Yesterday evening we watched the first episode of The Crown Series 2.

The morning began with suggestions of blue sky when Jackie popped out to photograph our new OLD POST HOUSE sign given to us for Christmas by Shelly and Ron, and

fixed to the back gate by Aaron on Sunday.

While she was down that end of the Back Drive she photographed daffodil spears pushing up early.

From far off in the Rose Garden she heard Nugget singing his heart out, so he became her next subject,

“Where’s Nugget?” (58)

Knowing that the rest of the day would be shrouded in drizzle we drove to

Mudeford harbour by mid-morning.

The waves were choppy and the currents contorted.

Walkers and joggers tracked the waves

or sped around the more sheltered harbour.

No-one was seated on the benches –

not even the mobile phone user.

Gulls gathered on the grass.

Dogs and children so love to scatter them,

sending them flashing against the dark indigo skies.

From Mudeford we headed inland, where, at Burley Manor the deer were busy grazing or resting by the shepherd’s hut.

Beside the fence stands an ancient hollow trunk, probably of an oak. I will spare my readers sight of the various unsavoury items tossed inside by visitors mistaking it for a refuse bin.

Outside Burley grazing New Forest ponies were reflected in rapidly filling ditches.

Nearby a pair of muddy-hoofed Shetland ponies did their bit for verge maintenance.

When a larger cousin joined them, one rather cheery creature proposed: “Let’s go play with the traffic.”

So off they went, intent

on causing mayhem.

This evening we dined on Jackie’s wholesome beef and mushroom pie; boiled potatoes; roast parsnips, onions, and peppers; crisp cauliflower, and tender cabbage, with which the Culinary Queen drank Hoegaarden and I drank Patrick Chodot Brouilly 2017.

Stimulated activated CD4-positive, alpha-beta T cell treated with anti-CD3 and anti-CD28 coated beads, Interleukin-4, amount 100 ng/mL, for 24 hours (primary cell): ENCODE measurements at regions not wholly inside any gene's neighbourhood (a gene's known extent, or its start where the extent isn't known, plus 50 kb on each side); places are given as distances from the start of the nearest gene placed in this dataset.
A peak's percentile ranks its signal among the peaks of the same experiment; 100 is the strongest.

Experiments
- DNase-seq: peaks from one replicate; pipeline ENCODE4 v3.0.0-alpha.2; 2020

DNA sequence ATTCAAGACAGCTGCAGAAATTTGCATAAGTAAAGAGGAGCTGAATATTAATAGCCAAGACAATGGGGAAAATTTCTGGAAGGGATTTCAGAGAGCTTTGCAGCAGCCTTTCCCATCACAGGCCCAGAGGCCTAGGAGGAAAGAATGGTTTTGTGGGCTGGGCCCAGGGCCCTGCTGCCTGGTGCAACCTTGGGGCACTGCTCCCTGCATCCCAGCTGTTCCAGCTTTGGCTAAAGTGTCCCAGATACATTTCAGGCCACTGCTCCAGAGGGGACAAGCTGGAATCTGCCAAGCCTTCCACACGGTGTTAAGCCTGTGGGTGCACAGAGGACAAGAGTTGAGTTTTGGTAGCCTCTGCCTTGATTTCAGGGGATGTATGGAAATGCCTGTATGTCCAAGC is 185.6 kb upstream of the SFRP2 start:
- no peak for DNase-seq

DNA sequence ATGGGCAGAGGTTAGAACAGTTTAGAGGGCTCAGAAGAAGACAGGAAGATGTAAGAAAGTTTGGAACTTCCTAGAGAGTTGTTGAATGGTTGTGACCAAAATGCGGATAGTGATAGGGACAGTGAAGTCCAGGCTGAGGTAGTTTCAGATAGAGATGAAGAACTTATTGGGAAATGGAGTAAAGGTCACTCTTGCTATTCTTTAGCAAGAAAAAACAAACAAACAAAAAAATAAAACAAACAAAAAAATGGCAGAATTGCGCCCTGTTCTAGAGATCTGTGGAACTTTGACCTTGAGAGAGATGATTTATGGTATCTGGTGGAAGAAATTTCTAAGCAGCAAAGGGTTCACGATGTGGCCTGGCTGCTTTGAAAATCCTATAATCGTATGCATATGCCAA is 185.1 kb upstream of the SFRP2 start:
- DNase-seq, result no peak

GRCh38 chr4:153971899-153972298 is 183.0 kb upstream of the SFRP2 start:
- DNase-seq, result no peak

In My Own Back Yard

On another beautiful day, I attempted to stay indoors to rest my leg. By late afternoon I had succumbed to temptation and took a gentle amble around the garden and the Royal Oak car park.


Our camellias have continued to thrive.

Rust on wheelbarrow

Through the winter we have covered material for starting our next bonfire with the wheelbarrow we use as an incinerator. Oxidisation, assisted by the camera’s vivid setting, has produced a glowing work of art.


The pub car park offers views of Roger’s fields and the backs of the hamlet’s buildings.

Ashley Clinton Manor towerRoyal Oak car park

A turning on our left of Christchurch Road is Angel Lane. Situated some distance along this lane another road leads to Ashley Clinton Manor which is now divided into flats. The tower, the tallest part of the buildings, cannot be seen from the A337, but is visible in the distance from almost every angle around, one of which is the car park. It stands on the left of the first picture immediately above. (Clicking twice to zoom may help) The eggshell blue wash coating our home can be seen on the right of the second.